Normalizer adaptation and Buffer were changed for each plot (see plot titles).
Example of how feature selection is affected by using adaptive normalization.
Example of how feature selection is affected by using adaptive normalization.
As you can see how we choose a control feature is affected by whether or not we use a normalizer as well as the normalization parameters. Using a 24s buffer filled only with data from the feedback period leads to rsq values so low we can't see them at this scale. I realize that these data are anecdotal and the best method is likely to vary across data sets. I am not trying to say one method is better than the other, simply that they are different and that OfflineAnalysis uses the first method while online we typically use one of the others.

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Joined: 17 Nov 2009, 15:15

Re: Using OfflineAnalysis to select control feature(s)?

Post by jhill » 30 May 2012, 17:51

In the context where you have repeated trials, each of limited duration, and each with a known set of targets, the Normalizer's adaptive normalization seems to work very well. You can use a limited period (3s) from *each* trial but you'll need to make the buffer much larger so that it is averaging from the last n trials of each class. For the wider context of freely controlling an effector (cursor, arm, etc), where there is no ground-truth and no balance (you might actually want to work only on the right-hand side of the screen for half an hour) then I think the jury's still out. In fact the jury probably hasn't even turned up for duty yet. I do not know what the best policy would be.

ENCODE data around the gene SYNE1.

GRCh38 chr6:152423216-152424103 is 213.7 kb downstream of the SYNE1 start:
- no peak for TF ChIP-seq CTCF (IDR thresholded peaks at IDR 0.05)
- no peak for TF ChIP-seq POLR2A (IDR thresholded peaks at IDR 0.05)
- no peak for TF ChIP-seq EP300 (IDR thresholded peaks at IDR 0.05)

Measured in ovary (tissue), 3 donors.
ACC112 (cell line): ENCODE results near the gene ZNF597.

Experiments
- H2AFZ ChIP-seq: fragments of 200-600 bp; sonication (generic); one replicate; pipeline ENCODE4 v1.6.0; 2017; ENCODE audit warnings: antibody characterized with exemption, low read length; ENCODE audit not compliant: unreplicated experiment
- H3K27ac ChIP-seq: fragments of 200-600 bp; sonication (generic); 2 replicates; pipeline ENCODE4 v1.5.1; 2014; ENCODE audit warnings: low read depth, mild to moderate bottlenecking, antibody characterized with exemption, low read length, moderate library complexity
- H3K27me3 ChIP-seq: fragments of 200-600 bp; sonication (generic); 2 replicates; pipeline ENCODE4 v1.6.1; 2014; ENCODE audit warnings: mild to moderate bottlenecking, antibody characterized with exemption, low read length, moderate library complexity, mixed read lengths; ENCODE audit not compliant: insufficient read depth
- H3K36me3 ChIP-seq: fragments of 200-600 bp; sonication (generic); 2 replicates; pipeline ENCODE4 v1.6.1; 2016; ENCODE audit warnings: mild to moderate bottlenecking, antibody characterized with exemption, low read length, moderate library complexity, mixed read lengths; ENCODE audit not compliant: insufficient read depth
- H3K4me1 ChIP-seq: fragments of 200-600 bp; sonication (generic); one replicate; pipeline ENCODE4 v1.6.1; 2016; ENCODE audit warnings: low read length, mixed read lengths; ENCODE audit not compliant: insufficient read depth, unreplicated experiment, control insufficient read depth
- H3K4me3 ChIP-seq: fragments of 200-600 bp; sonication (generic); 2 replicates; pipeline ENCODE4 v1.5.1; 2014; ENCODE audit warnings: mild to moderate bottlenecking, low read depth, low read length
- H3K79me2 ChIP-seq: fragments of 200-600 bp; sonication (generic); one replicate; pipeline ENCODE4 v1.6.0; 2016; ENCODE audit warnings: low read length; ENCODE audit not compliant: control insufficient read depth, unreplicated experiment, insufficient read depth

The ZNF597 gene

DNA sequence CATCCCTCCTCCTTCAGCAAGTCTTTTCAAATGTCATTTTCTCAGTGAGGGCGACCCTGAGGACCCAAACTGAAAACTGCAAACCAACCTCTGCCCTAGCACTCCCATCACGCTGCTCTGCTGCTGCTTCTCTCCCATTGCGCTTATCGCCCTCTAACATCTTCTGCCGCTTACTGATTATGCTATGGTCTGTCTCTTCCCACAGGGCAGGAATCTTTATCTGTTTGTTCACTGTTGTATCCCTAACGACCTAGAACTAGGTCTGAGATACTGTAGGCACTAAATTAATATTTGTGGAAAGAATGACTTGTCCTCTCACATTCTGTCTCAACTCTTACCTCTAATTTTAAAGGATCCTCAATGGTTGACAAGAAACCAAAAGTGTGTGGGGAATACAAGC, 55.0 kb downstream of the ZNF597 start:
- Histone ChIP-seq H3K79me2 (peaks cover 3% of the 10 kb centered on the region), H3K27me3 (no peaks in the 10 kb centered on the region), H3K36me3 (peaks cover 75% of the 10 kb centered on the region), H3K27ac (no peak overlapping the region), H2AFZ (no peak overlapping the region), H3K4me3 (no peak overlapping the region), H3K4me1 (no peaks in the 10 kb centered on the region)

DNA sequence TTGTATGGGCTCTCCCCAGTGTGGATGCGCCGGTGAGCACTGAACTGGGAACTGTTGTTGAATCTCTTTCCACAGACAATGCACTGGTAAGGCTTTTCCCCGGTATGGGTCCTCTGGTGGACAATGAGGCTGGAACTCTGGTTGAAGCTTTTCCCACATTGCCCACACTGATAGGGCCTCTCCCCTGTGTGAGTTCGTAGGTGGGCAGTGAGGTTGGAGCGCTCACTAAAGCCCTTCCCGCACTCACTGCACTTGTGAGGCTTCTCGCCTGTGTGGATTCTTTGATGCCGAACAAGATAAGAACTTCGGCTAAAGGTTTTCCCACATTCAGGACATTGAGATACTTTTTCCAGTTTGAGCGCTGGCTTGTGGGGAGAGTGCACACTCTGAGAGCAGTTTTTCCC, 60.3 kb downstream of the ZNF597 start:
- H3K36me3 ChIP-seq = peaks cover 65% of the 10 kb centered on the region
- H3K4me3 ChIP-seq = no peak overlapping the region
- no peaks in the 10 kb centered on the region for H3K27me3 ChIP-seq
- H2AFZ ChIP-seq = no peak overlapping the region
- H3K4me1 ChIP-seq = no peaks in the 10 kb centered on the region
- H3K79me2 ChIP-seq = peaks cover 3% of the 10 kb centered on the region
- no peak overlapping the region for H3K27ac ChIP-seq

As regards giving the OfflineAnalysis tool an overhaul I think that's a great idea. There's often been a gulf between online signal-processing and one's attempts to recreate something similar enough offline (and how similar is "similar enough"?). BCI2000Chain is a relatively new tool (or at least, a relatively new interface to the tools) which addresses that problem, as you've discovered. Any future version of the OfflineAnalysis tool should at least be based on the same principle—or perhaps based directly on BCI2000Chain itself. The trick would be to wrap it up in a simple enough GUI (which would nonetheless still provide complete freedom in "advanced" mode, of course) because currently BCI2000Chain is pitched only at people who can write their own analysis code.